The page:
Deftly moving from branch to branch of the old oak tree, Jesse Brighten put on a performance in Langley this past week that was part trapeze artist, part mountain climber.
The International Society of Arboriculture certified arborist with 10 years of experience practicing on Whidbey Island was in town Friday to remove broken string lights and prune dead branches from the iconic tree at Whale Bell Park. He was hired by the Langley Main Street Association, which originally placed the lights in the tree to brighten the dark fall and winter nights in town.
Brighten not only quickly completed the work, at times 40 feet up in the tree, but brought with him a presentation packed with information in honor of Arbor Day. As he swung high above, secured by climbing ropes and harness, Elliott Menashe of Greenbelt Consulting was the eyes and partner on the ground watching for pedestrians and offering ample information for the curious folks that gathered.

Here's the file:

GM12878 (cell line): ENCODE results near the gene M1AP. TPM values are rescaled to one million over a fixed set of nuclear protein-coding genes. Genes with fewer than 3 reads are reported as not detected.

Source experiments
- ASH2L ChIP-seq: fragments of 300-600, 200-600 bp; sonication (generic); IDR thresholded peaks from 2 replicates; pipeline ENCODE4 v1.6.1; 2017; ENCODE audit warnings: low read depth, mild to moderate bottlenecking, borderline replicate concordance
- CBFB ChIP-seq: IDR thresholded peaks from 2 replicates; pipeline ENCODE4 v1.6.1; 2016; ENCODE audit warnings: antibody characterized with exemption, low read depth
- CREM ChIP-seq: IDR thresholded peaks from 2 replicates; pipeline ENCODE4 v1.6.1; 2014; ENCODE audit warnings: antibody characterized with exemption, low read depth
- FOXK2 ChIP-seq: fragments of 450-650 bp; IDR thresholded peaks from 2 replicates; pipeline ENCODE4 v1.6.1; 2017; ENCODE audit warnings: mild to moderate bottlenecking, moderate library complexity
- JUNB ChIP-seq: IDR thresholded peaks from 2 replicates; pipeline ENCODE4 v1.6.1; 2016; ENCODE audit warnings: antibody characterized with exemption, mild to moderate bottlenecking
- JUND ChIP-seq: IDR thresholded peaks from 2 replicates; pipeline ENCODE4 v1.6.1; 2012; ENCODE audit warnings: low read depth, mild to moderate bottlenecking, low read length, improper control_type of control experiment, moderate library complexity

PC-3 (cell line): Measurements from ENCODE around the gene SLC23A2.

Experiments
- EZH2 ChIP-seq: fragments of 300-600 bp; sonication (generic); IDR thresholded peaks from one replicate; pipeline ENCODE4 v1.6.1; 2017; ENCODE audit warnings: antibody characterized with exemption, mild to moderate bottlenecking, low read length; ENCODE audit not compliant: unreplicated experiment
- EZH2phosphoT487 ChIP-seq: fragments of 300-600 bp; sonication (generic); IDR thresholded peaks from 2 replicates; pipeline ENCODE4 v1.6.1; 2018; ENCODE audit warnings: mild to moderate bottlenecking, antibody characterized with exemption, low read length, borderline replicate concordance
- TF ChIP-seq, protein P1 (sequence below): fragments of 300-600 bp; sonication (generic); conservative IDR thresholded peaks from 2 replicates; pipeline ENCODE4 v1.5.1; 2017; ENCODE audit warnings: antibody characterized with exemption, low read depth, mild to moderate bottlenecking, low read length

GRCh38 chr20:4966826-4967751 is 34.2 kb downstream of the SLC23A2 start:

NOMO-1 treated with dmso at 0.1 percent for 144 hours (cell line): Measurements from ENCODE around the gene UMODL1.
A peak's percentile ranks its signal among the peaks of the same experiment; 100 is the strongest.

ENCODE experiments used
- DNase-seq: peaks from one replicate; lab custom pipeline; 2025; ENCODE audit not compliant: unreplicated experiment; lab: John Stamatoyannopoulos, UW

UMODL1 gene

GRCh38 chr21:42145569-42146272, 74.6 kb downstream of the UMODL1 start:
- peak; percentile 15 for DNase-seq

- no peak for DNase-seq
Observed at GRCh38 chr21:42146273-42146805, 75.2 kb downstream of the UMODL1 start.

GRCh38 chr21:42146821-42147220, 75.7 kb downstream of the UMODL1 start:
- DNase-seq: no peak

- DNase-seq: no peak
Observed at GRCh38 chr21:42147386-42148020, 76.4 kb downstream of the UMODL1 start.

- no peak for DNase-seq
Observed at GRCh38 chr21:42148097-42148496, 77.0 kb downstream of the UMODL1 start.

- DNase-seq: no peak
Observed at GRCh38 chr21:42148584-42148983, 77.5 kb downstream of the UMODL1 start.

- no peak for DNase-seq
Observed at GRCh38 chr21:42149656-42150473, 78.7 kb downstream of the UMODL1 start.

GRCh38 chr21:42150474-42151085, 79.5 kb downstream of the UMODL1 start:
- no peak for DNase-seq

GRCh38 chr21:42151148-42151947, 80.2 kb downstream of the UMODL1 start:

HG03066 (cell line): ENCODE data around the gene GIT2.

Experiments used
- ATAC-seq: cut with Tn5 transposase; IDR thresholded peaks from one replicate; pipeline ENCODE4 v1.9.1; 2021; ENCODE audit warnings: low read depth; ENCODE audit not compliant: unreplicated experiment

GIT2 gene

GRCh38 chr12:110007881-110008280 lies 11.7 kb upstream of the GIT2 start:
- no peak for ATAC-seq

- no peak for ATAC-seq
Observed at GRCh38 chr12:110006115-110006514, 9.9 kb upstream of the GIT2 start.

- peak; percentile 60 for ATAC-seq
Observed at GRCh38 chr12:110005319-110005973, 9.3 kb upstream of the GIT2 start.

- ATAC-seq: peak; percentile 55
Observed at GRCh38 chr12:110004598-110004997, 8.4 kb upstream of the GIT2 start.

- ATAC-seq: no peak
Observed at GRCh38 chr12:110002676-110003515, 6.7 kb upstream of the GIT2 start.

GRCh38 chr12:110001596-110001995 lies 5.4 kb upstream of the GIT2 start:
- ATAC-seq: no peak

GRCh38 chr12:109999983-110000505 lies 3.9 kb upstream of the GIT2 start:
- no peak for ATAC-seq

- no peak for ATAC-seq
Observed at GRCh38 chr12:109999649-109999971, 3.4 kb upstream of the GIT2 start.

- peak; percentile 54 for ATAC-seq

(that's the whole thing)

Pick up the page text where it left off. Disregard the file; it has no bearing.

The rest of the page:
Trees provide numerous benefits, according to Menashe, from providing shade, privacy, and wind block to improving air quality, conserving water and harboring wildlife. Trees, long enduring and beautiful, can also become part of a community, he said. There have been many past efforts to save particularly large or historic trees on South Whidbey, such as along Surface Road, Andreason Road and the old growth forest at South Whidbey State Park. Trees are an investment, long living and quickly growing to a size that may require help from a professional, he said.
Brighten brought along several displays that highlighted tree problems, and offered educational tips to observers, from pruning to what to look for when hiring an arborist.
He added there are better ways to add brighten up a tree than with light strands — they can constrict and be swallowed by a growing tree. Instead, use lighted globes with wide straps, a tip Main Street officials said they will consider.